Thanksgiving turkey prices will hit a record this year, NYC grocery chain CEO warns

As many Americans start putting together their grocery lists for Thanksgiving dinner, one New York City grocery chain CEO warned the main dish could tip over your budget gravy boat.

“This Thanksgiving, no change, the highest prices ever for turkeys, the highest price ever for your Thanksgiving dinner,” Gristedes Foods and United Refining Company CEO John Catsimatidis said on “Varney & Co.” Tuesday.

The CEO’s comments come as economists signal that it may be more affordable for Americans to eat out on Thanksgiving this year, rather than cooking at home.

According to a recent Wells Fargo report, “Is This the Year to Dine Out for Thanksgiving?,” the cost of staples from poultry to fruits will outpace the total food at home and food away from home categories on the Consumer Price Index (CPI) .


Turkey prices alone are projected to rise as high as 23% compared to the fourth quarter last year, according to Wells Fargo analysts and authors of the reportCourtney Schmidt and Brad Rubin.

Gristedes Foods CEO John Catsimatidis tells Americans to prepare for “the highest prices every for turkeys” on “Varney & Co.” Tuesday, November 15, 2022. (Getty Images)

They also cautioned that turkey supplies will be “more limited” due to continuing impacts of the Highly Pathogenic Avian Influenza.

“Turkey prices jumped after the bird flu wiped out livestock earlier this year. While inventory has rebounded, the cost per pound will be higher,” the authors noted.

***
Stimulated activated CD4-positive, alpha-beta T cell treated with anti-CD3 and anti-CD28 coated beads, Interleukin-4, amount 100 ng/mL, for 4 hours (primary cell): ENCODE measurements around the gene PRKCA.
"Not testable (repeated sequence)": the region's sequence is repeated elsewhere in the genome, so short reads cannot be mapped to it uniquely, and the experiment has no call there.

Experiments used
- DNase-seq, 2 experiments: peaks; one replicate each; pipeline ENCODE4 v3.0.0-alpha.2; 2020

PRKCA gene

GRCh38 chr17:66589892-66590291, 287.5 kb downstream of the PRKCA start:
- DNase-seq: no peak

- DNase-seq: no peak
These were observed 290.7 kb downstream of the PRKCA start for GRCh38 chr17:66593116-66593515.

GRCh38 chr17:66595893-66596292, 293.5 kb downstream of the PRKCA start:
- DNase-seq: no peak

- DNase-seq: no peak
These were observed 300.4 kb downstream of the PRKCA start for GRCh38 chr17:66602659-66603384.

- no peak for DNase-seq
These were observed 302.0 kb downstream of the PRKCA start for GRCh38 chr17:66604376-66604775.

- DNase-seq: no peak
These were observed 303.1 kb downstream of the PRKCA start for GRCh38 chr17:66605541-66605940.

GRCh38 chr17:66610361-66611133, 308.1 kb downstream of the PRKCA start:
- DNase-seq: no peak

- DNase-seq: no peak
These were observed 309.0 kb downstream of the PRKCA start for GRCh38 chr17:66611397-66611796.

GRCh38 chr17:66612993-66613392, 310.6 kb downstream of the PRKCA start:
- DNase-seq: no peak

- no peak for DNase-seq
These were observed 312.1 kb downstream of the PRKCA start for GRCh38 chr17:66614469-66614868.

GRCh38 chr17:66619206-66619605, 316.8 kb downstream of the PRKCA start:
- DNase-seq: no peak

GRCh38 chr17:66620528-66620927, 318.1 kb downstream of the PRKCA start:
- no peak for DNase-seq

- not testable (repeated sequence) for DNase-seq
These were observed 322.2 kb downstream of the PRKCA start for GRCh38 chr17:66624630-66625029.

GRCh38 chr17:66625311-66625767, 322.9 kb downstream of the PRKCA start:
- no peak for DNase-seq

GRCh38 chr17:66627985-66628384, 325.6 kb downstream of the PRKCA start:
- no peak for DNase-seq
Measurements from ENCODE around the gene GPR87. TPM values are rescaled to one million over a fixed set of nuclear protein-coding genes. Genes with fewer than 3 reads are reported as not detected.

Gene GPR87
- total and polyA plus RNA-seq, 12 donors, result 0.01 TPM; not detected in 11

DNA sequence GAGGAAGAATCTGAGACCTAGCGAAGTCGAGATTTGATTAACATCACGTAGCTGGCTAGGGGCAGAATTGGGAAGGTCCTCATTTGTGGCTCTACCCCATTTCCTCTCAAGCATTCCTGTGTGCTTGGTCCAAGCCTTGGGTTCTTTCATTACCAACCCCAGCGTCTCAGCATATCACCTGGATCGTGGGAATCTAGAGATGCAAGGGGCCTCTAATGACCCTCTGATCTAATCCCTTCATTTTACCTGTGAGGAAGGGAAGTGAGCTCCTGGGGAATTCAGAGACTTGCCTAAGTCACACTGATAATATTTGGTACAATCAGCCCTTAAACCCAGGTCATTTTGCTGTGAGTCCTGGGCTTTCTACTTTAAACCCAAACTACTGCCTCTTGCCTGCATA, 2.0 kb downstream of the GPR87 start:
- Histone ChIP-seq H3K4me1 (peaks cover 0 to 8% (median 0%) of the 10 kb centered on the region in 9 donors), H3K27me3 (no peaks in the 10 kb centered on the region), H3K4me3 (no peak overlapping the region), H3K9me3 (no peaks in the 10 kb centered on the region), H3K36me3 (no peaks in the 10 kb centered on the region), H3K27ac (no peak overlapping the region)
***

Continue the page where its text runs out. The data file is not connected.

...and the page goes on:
Meanwhile, the price of eggs, which have also been impacted by the bird fluhave already risen 32.5% while butter and flour have risen 25.8% and 17.1%, respectively, according to the analysts, which used the August CPI data to show the increase in cost since November 2021.

So far, fruits and vegetables have had the lowest cost increase, with prices rising 7.3%.

Almost a year ago, Catsimatidis predicted that rising food prices and decades-high inflation was “here to stay,” and had said manufacturers are “panicking” as food, energy and transportation costs go up.

The Labor Department reported last week that the CPI, a broad measure of the price for everyday goods including gasoline, groceries and rents, rose 0.4% in October from the previous month. Prices climbed 7.7% on an annual basis.

Frozen turkeys at Whole Foods

Some grocery retailers are running Thanksgiving dinner or turkey specials to combat decades-high inflation. (Getty Images)

Catsimatidis’ comments contradicted TheFederalReservewhich has largely held firm in its belief that inflation is “transitory” and coming down from its peak, as the bank embarks on one of the most aggressive tightening paths in decades.

“Jay Powell has done his job,” Catsimatidis told host Stuart Varney Tuesday. “He’s done a great job of destroying the real estate industry instead of Washington fixing the problem.”

Meantime, Americans can find some relief in prices if they seek out alternatives or shop at chains that are taking a public stance against inflation and matching their prices from previous years for Thanksgiving staples, like Aldi’s, Walmart and BJ’s Wholesale Club.


“Saving money is a top priority for our customers right now, so this year, we’re removing inflation on an entire basket containing traditional Thanksgiving items,” John Laney, executive vice president of food at Walmart US said in a blog post.

“Providing amazing products at the absolute lowest prices is what we’ve always done, and we know right now that’s more important than ever,” Dave Rinaldo, president of Aldi US, also said in a statement.

On top of higher prices hitting grocery shelves, Catsimatidis, who also owns D’Agonisto Supermarkets in New York City, also claimed that the number of store thefts has been “bigger than usual” this year.

“We hired more security, more retired NYPD to prevent it, versus the national chains – they’re not street fighters,” Catsimatidis said. “They don’t know how to deal with them [crime] problems in New York City.”


FOX Business’ Daniella Genovese, Megan Henney, and Catie Perry contributed to this report.

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